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ChatGPT probably won't help create biological weapons, OpenAI says

OpenAI's ChatGPT
OpenAI formed its "preparedness" team last year to look into AI's potentially "catastrophic" risks.FLORENCE LO/Reuters
  • An OpenAI report found there's only a slight chance GPT-4 could be used to help create biological threats.

  • The report is from OpenAI's "preparedness" team, which studies potential "catastrophic" risks of AI.

  • Experts have previously warned advanced AI could be used to help plan biological attacks.

OpenAI thinks there's only a slight chance that ChatGPT could be used to help create biological threats.

The AI startup said in a new report that its GPT-4 model provided "at most a mild uplift" in the ability to create biological weapons, but warned that future models could be more helpful for "malicious actors" looking to use chatbots to help make bioweapons.

Experts have warned that AI could be used to facilitate biological terror attacks, either by helping terrorists create biological and chemical weapons or by helping them plan their attacks.

A major report from the Rand Corporation last year found that large language models (LLMs) could be used to help plan biological attacks, though it said that they could not provide specific instructions for actually creating bioweapons.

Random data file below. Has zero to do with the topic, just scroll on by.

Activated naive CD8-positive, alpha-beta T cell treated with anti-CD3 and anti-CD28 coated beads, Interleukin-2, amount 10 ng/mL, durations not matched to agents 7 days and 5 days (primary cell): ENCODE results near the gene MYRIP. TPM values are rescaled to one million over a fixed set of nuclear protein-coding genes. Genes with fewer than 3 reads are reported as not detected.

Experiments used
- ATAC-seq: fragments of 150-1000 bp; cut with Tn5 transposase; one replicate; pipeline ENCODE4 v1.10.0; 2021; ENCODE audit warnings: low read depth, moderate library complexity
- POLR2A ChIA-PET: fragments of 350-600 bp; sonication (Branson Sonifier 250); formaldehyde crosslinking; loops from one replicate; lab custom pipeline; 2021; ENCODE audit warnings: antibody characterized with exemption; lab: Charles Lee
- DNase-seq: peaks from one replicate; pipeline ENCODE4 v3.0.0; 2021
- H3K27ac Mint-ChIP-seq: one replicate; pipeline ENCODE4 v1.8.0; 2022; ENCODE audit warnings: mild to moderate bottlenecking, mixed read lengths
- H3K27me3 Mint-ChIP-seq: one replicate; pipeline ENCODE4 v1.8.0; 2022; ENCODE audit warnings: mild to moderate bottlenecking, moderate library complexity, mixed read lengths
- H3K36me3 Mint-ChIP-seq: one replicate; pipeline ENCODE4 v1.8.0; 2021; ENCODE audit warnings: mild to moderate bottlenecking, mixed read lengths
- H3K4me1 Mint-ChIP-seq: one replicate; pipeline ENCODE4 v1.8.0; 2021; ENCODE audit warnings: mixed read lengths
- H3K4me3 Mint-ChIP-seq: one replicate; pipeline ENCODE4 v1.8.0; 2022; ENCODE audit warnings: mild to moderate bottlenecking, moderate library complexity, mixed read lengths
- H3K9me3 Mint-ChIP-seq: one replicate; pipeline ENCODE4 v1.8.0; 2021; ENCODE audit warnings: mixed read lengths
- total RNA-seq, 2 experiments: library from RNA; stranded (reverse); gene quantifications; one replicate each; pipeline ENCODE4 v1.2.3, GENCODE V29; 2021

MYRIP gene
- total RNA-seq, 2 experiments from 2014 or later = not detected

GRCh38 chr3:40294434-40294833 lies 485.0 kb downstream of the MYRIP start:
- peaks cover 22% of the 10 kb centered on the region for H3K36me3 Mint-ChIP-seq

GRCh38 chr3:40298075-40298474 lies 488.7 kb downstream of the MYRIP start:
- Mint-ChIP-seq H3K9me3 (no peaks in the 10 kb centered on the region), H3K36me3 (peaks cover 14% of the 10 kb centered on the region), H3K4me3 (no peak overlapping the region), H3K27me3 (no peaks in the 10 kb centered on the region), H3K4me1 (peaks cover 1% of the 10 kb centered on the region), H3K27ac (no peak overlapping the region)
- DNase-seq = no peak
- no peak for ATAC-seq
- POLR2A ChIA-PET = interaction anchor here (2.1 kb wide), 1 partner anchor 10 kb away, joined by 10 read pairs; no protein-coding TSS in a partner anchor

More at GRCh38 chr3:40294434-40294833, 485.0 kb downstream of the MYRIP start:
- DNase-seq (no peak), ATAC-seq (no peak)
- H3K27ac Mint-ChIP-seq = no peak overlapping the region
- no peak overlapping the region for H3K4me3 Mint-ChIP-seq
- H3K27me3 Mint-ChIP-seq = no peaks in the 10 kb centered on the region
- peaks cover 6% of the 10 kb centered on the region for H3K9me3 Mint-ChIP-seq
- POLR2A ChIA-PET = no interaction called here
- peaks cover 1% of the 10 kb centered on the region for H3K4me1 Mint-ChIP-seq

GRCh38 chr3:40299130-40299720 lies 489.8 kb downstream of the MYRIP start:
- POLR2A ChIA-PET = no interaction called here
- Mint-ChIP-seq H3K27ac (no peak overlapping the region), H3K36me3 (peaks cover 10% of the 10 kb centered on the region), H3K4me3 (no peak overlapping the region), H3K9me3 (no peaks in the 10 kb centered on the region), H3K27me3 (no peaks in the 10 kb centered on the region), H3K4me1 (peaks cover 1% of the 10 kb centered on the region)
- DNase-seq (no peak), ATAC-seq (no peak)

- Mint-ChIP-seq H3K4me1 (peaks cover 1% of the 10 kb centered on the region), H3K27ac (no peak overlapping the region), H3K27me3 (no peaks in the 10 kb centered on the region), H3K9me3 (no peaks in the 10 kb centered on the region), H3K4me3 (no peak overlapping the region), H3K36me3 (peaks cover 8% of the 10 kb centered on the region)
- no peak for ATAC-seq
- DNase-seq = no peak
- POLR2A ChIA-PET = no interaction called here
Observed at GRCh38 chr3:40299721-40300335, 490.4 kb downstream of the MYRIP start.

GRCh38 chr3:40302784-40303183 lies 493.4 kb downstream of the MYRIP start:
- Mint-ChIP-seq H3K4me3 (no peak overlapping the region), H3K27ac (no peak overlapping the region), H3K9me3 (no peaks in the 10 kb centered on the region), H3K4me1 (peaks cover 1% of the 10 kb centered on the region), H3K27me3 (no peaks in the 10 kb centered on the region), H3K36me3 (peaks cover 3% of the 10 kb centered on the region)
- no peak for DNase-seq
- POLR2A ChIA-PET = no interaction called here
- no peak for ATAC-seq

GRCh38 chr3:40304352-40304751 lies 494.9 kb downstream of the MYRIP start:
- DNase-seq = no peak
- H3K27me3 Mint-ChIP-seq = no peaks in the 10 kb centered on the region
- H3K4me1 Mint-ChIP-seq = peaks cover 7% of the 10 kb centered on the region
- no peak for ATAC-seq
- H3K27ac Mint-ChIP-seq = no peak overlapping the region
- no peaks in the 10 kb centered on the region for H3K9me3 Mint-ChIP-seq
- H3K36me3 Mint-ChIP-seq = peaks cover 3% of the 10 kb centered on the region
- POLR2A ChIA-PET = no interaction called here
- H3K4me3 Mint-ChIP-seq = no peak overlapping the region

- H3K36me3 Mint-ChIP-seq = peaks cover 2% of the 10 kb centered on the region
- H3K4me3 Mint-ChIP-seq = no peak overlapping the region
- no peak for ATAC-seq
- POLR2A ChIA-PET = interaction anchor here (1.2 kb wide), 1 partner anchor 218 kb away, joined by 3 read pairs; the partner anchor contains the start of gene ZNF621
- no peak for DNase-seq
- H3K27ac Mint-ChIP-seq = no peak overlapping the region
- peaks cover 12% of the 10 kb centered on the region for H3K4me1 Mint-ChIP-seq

Others within the tech industry have also expressed alarm. In Senate committee hearings last year, Anthropic CEO Dario Amodei said that AI models could soon be able to provide instructions for advanced bioweapons, and Mark Zuckerberg was confronted by claims that Meta's Llama 2 model provided a detailed walkthrough of how to create anthrax.

The report from OpenAI's "preparedness" team, which was formed last year to study potential "catastrophic" effects that could arise from the development of advanced AI, aimed to investigate those concerns.

Researchers assembled a group of 50 biology experts and 50 students who had taken at least one college course in biology, and randomly assigned them to a group with access to GPT-4 or a control group with access to the internet.

Both were tasked with attempting to answer a series of questions relating to bioweapon creation, including how they would synthesize the highly infectious Ebola virus. The GPT-4 group was given access to a research-only version of the model that, unlike ChatGPT, has fewer "security guardrails in place" it said.

The study found that while those with access to GPT-4 did see a small increase in accuracy and detail over the group using just the internet, the boost was not statistically significant enough to indicate any real increase in risk.

"While this uplift is not large enough to be conclusive, our finding is a starting point for continued research and community deliberation," OpenAI said. It also clarified that given the current pace of innovation in AI, it is possible that future versions of ChatGPT could "provide sizable benefits to malicious actors."

OpenAI did not immediately respond to a request for comment from Business Insider, made outside normal working hours.

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